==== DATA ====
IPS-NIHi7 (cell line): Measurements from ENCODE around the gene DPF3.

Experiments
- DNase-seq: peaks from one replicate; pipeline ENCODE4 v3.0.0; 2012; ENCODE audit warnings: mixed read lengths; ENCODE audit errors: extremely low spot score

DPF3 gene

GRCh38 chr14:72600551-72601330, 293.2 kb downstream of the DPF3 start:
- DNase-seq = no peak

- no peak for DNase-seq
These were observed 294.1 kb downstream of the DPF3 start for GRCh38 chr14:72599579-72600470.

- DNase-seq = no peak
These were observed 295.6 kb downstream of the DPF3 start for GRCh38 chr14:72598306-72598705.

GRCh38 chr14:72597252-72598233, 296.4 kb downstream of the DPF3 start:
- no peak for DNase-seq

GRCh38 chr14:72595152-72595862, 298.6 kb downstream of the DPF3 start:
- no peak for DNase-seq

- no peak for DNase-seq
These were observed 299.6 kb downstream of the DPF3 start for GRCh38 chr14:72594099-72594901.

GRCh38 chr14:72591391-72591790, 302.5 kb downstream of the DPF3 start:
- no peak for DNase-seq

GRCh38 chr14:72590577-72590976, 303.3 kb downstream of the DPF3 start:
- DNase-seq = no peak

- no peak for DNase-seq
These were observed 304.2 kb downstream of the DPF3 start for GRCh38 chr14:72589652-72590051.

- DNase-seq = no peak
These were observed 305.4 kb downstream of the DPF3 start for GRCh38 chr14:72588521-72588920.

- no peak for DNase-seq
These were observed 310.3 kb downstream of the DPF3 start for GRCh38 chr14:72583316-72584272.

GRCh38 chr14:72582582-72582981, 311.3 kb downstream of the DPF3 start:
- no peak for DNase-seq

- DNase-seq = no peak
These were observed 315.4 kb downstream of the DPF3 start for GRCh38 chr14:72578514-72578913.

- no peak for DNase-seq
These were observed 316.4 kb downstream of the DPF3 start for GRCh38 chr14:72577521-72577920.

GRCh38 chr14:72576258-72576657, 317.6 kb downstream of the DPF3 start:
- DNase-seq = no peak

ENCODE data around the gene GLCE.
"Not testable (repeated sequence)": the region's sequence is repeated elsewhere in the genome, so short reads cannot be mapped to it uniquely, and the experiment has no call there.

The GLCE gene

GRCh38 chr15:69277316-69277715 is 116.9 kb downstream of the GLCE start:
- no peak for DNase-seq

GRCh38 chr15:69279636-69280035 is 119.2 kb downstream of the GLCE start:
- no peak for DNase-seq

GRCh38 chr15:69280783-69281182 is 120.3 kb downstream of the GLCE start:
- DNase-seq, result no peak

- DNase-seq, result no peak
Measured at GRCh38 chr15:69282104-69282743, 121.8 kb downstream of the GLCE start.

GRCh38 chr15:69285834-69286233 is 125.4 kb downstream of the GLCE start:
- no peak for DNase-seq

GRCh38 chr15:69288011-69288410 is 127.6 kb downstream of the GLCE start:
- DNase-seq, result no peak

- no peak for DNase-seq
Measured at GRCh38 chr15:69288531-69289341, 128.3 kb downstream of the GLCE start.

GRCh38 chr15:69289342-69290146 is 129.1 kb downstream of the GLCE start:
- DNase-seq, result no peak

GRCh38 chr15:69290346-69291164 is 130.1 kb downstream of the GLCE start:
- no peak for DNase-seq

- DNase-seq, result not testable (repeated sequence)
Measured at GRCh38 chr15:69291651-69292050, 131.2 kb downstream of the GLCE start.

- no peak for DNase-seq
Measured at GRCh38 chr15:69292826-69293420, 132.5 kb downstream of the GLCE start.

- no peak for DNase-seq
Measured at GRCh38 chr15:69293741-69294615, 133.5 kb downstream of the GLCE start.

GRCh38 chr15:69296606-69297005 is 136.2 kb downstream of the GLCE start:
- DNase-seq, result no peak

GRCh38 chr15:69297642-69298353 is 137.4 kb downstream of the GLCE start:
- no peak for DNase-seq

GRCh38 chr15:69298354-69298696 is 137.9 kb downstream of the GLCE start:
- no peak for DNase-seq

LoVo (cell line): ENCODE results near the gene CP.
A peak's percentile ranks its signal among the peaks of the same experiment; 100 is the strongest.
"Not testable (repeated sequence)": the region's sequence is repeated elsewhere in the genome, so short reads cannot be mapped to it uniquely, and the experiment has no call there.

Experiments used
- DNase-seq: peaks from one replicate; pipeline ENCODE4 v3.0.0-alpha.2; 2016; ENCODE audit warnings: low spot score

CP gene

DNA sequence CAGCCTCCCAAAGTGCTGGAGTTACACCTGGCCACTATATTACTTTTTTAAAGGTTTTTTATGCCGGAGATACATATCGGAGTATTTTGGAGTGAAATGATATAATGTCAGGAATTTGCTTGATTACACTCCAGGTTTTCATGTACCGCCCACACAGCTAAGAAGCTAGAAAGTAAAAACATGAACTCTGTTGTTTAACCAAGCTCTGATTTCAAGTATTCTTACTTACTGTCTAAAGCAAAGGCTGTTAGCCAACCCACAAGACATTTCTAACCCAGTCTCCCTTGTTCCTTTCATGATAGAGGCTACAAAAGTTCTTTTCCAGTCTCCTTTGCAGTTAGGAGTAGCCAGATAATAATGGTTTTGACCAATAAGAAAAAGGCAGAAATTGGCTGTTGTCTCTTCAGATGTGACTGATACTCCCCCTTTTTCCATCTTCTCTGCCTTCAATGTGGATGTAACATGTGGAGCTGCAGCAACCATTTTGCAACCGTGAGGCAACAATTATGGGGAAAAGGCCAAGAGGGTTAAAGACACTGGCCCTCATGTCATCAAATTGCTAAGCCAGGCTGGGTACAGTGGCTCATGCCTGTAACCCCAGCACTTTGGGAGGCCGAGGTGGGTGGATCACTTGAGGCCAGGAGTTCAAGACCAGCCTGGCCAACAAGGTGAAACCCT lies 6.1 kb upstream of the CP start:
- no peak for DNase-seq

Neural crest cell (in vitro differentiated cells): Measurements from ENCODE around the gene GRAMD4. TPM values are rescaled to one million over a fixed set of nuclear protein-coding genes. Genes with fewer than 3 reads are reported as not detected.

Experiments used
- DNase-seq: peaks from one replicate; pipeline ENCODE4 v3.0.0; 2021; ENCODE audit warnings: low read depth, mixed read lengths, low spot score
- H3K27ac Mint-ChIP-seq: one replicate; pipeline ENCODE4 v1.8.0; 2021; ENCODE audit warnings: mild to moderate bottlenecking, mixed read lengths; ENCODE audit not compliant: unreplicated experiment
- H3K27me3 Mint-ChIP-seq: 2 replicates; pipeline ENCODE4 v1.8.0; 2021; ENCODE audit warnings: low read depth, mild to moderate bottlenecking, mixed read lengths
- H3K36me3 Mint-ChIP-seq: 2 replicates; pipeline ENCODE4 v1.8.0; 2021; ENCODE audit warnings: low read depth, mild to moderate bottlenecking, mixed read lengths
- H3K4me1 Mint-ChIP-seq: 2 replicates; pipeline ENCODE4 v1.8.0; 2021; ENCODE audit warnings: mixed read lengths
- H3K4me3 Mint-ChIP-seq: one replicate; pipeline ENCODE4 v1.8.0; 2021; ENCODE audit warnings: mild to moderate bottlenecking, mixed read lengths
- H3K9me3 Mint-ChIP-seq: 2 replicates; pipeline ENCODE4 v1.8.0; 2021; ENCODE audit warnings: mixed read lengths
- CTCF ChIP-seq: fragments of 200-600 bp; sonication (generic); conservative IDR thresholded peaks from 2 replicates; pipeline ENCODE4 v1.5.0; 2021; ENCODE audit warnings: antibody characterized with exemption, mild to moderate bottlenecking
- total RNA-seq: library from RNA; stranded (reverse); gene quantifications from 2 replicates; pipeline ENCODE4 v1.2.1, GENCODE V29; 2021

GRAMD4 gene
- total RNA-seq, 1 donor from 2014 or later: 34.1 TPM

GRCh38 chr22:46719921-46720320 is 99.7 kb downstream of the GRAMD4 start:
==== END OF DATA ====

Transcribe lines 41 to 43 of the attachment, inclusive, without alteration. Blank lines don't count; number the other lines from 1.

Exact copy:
- no peak for DNase-seq

GRCh38 chr15:69280783-69281182 is 120.3 kb downstream of the GLCE start:
- DNase-seq, result no peak